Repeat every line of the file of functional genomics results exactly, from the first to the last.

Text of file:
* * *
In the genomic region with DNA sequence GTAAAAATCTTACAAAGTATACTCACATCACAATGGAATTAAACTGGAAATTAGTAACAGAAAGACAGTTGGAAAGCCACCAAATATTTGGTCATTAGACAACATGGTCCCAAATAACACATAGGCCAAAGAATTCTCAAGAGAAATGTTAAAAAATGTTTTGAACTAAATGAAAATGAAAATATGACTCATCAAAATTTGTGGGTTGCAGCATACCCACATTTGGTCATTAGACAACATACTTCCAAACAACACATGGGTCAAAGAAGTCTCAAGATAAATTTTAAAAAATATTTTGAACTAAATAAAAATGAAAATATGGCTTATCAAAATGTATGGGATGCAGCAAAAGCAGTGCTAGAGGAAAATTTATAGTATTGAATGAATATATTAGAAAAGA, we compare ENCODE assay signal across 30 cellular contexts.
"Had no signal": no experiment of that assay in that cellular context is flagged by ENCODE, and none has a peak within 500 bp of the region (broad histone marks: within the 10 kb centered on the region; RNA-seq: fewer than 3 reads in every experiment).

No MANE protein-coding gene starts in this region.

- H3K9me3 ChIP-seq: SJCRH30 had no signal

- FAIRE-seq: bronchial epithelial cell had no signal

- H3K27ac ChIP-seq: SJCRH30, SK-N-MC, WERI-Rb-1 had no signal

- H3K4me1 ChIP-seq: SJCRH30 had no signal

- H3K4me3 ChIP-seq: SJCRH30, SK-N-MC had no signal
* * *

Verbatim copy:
In the genomic region with DNA sequence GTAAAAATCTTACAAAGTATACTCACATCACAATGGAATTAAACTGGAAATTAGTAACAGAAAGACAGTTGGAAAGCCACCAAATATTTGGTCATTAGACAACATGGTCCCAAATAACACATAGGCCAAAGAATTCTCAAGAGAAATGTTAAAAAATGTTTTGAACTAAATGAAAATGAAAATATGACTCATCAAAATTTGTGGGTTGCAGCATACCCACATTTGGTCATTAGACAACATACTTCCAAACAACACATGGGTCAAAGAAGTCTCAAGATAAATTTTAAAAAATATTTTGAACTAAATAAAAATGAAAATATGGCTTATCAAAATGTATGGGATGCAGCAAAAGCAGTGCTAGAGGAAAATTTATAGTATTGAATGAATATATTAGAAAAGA, we compare ENCODE assay signal across 30 cellular contexts.
"Had no signal": no experiment of that assay in that cellular context is flagged by ENCODE, and none has a peak within 500 bp of the region (broad histone marks: within the 10 kb centered on the region; RNA-seq: fewer than 3 reads in every experiment).

No MANE protein-coding gene starts in this region.

- H3K9me3 ChIP-seq: SJCRH30 had no signal

- FAIRE-seq: bronchial epithelial cell had no signal

- H3K27ac ChIP-seq: SJCRH30, SK-N-MC, WERI-Rb-1 had no signal

- H3K4me1 ChIP-seq: SJCRH30 had no signal

- H3K4me3 ChIP-seq: SJCRH30, SK-N-MC had no signal